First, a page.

Because minis are prone to genetic defects, Carla takes advantage of genetic testing to determine whether or not mares or stallions are carriers of certain genes. Several genetic limb issues occur in minis, including upward fixation of the patella, or locking stifle. This results in the inability to flex the leg, and is most often seen when the animal drags its toe as it is being led out of its stall after rest.
Dwarfism is another issue in miniature horses, but buyers can avoid this problem by insisting on genetic testing and purchasing potential breeding animals only from reputable breeders who have done the testing. The University of Kentucky now offers DNA testing for four known mutations of the aggrecan gene (ACAN) that is associated with dwarfism in minis. The testing is important for all breeding animals because a mini can have normal physical characteristics and still carry the gene/s that result in dwarfism.
Carla says some minis that carry the dwarf gene may have certain physical features such as short legs and a short, fat neck, but genetic testing is the only way to positively determine whether the horse is a carrier. A mare giving birth to a dwarf foal can be lost due to the difficulty of delivering a foal with a large forehead and other limb deformities.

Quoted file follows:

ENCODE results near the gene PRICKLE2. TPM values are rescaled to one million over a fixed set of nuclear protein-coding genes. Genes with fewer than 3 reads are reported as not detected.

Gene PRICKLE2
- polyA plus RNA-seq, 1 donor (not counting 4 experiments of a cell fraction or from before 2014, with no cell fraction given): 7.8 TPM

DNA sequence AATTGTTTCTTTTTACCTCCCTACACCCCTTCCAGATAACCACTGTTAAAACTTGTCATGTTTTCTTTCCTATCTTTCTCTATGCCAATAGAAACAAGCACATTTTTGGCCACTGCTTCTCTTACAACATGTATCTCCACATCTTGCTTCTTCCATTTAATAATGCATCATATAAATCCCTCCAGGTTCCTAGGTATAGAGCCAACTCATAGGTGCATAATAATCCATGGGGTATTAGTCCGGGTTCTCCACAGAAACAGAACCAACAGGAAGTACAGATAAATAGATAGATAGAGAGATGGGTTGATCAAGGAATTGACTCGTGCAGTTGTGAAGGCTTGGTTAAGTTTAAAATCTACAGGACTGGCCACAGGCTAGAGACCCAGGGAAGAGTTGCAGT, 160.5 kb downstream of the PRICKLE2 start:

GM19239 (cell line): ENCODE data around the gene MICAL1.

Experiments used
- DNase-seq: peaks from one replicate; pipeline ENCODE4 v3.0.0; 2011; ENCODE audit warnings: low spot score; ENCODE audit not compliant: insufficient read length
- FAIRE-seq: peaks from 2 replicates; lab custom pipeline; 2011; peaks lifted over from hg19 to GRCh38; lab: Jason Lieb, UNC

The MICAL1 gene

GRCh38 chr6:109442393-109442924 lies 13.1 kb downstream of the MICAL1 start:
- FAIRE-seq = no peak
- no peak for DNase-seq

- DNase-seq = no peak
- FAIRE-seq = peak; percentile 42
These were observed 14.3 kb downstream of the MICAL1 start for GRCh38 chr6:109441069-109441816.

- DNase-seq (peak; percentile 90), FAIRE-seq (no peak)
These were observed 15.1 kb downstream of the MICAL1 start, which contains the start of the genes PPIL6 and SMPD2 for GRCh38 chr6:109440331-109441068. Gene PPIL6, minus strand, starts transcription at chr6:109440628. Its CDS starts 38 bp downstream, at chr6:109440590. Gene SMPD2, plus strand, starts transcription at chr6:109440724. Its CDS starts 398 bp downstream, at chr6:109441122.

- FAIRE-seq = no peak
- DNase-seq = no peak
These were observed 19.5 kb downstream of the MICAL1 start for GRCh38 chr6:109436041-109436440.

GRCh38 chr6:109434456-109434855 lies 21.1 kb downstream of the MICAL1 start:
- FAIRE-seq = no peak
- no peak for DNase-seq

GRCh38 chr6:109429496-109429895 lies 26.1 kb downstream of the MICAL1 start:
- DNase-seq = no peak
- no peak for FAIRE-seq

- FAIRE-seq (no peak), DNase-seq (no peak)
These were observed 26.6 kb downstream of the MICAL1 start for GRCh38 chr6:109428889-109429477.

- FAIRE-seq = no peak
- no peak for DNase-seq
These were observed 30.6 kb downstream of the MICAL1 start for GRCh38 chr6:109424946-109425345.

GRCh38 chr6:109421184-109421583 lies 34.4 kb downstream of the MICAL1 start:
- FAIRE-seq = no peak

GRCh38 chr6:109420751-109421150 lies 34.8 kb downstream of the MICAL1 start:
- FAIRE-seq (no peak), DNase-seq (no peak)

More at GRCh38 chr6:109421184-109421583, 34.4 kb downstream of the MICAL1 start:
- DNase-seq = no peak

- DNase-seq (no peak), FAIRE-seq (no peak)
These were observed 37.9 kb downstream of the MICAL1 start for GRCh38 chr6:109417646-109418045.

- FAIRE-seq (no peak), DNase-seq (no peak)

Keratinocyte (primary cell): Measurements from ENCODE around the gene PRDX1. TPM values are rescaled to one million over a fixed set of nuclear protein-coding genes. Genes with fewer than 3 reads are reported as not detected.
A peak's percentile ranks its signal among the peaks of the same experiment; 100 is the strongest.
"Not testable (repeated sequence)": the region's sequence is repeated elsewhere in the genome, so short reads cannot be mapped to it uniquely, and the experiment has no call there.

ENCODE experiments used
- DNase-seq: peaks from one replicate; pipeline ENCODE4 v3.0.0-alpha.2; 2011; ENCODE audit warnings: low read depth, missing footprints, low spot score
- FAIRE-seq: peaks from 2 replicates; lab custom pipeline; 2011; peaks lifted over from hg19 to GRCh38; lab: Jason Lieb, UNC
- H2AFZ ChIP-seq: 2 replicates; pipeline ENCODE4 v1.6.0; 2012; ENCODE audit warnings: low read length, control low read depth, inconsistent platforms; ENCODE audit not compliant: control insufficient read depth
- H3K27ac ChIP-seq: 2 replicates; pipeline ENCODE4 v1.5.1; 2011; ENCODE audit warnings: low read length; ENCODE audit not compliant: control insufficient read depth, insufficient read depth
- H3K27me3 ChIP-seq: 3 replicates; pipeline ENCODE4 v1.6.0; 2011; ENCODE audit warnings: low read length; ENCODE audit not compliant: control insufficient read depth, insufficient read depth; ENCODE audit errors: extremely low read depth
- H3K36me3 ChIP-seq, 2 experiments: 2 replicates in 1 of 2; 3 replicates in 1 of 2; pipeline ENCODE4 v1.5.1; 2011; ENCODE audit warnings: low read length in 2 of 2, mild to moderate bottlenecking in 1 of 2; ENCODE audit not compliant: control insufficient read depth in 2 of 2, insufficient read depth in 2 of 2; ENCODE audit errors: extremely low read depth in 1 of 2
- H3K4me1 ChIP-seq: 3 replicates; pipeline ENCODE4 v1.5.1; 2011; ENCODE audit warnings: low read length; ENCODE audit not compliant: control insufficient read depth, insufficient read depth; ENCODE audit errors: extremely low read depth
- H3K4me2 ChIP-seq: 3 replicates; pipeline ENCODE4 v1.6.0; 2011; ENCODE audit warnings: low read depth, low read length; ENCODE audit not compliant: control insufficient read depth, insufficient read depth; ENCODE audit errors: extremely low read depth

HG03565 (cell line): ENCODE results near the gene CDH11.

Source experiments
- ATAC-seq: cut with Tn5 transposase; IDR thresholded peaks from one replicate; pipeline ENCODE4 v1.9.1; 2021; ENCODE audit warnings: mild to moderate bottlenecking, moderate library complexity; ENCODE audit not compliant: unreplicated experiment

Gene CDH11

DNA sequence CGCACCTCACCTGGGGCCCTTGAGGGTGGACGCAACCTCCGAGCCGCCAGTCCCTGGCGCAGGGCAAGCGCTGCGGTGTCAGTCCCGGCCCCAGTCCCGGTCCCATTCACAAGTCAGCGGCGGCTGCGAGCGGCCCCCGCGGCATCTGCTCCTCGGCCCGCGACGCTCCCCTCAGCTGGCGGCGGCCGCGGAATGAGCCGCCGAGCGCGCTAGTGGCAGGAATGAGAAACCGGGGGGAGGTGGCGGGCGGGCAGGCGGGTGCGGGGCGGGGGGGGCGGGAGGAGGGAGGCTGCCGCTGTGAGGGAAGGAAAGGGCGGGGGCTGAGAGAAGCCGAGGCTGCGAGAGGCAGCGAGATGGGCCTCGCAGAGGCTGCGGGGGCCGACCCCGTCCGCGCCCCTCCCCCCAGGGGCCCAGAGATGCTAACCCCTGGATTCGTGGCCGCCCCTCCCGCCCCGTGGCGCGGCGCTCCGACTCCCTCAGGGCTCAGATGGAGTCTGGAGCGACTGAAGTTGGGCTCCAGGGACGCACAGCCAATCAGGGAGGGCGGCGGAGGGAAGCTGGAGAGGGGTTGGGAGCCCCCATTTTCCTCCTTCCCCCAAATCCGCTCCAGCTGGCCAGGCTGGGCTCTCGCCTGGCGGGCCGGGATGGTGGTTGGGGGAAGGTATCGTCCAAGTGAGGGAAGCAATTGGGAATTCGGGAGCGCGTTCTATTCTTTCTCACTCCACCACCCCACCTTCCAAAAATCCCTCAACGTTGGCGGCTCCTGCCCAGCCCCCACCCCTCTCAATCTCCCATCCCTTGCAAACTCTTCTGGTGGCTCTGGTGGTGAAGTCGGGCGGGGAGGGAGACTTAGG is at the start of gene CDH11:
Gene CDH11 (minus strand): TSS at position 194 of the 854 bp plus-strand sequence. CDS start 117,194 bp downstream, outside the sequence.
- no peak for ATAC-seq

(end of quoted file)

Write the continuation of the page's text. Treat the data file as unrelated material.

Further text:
Since colorful pinto minis are popular, animals that carry the overo lethal white syndrome (OLWS) gene should be identified. The lethal white foal has an underdeveloped intestinal system, and the same cells play a role in determining skin color, which is a white foal with blue eyes and in some cases, small black markings. OLWS foals are usually euthanized shortly after birth.
“As a breeders, we have to be able to look objectively at the herd and determine which animals can improve the breed and be willing to geld the males that won’t contribute positively to the breed,” said Carla. “Mini stallions sometimes retain a testicle that doesn’t drop until they’re three years old, so you might be stuck with stallion for a few years waiting for it to drop. Or you have to take it to a hospital to have it gelded.”
Like their full-size relatives, miniature horses require regular dental and farrier care. Minis are prone to dental issues, most likely due to having small heads with the same number of teeth as larger horses have.
Despite some of the challenges, Linda and Carla enjoy working with the minis and have noticed that they are highly intelligent. “They seem to process and think through things better than the big horses,” said Carla. “They don’t seem to have quite as much of the flighty response. They’ll step on a tarp and it won’t be as dramatic as a big horse doing it for the first time.”
As a seasoned pro who has trained halter and performance horses, Carla is adamant about minis having manners and learning about personal space. However, when the minis are young, she and Linda spend a lot of time playing with them so that they’re friendly and become easy to catch and work with.
“We love the minis,” said Carla. “It’s fun to watch them run around in the field. But we only raise a few each year, and sell them to good homes. That’s most important — that they get a good home. They’re cute and little, and not as high maintenance as a big horse, and they’re appealing to a lot of people.”